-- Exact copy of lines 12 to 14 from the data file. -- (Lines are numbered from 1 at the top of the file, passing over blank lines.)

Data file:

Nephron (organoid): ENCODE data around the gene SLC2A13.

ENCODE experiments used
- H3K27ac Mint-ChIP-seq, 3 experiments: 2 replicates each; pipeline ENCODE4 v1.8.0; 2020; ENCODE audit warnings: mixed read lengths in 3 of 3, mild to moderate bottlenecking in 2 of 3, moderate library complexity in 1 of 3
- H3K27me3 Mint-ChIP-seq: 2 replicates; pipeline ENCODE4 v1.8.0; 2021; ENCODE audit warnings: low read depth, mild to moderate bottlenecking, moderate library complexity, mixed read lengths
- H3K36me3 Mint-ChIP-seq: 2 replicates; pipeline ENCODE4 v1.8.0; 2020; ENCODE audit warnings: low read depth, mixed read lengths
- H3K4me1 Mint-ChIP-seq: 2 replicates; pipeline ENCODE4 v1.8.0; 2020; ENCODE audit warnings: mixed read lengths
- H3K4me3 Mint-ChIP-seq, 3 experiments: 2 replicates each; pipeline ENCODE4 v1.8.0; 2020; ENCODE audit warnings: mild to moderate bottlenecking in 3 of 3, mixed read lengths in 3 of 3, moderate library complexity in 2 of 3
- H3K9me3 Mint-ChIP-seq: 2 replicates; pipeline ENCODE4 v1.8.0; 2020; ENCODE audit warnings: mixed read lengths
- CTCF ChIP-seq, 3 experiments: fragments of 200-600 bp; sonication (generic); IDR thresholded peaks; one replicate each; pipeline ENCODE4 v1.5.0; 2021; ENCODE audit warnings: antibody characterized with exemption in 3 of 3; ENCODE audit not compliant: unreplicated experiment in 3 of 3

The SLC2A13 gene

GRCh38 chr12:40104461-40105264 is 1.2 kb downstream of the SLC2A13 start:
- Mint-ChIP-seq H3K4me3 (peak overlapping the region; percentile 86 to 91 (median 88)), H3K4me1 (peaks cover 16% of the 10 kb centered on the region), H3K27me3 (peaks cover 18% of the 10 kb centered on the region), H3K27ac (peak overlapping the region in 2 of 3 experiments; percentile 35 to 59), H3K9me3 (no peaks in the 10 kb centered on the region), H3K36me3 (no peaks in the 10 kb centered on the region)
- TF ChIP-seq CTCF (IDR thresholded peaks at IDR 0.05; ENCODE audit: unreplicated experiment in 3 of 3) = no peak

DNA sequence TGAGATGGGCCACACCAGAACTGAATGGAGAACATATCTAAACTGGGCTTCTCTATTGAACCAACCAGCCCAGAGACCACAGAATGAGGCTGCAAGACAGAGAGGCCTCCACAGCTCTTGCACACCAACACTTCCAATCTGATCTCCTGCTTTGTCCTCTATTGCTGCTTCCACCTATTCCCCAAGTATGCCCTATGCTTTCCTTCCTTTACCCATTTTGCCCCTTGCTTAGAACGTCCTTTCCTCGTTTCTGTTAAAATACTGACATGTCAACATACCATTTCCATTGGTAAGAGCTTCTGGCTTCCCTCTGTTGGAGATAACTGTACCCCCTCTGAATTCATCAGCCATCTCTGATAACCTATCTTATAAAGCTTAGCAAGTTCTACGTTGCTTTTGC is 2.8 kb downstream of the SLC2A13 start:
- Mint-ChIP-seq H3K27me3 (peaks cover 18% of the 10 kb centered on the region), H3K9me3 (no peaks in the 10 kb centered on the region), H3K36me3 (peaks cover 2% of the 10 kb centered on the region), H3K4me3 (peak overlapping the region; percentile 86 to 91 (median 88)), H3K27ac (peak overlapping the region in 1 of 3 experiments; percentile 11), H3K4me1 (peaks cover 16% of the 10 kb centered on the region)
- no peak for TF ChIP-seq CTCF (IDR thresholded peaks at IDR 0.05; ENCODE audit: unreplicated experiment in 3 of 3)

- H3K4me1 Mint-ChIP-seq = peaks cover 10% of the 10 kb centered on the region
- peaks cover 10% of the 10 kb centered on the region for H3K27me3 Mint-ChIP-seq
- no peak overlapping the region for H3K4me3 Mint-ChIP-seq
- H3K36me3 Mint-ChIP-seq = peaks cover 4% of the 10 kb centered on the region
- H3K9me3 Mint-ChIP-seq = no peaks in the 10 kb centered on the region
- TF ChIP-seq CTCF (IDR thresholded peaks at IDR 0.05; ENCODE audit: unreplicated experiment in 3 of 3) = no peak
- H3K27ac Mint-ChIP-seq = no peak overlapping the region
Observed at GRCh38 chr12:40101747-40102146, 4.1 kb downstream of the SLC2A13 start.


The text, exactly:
- Mint-ChIP-seq H3K4me3 (peak overlapping the region; percentile 86 to 91 (median 88)), H3K4me1 (peaks cover 16% of the 10 kb centered on the region), H3K27me3 (peaks cover 18% of the 10 kb centered on the region), H3K27ac (peak overlapping the region in 2 of 3 experiments; percentile 35 to 59), H3K9me3 (no peaks in the 10 kb centered on the region), H3K36me3 (no peaks in the 10 kb centered on the region)
- TF ChIP-seq CTCF (IDR thresholded peaks at IDR 0.05; ENCODE audit: unreplicated experiment in 3 of 3) = no peak

DNA sequence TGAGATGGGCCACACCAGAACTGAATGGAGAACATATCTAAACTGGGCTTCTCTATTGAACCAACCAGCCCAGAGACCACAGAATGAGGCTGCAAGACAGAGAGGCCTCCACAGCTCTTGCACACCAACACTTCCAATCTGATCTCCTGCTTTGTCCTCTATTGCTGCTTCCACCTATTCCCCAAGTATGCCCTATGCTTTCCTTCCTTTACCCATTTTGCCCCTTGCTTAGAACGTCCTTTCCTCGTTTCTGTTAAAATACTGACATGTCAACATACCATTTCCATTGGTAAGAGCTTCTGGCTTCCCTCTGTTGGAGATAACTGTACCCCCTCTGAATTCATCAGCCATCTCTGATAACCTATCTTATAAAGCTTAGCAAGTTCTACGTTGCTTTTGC is 2.8 kb downstream of the SLC2A13 start: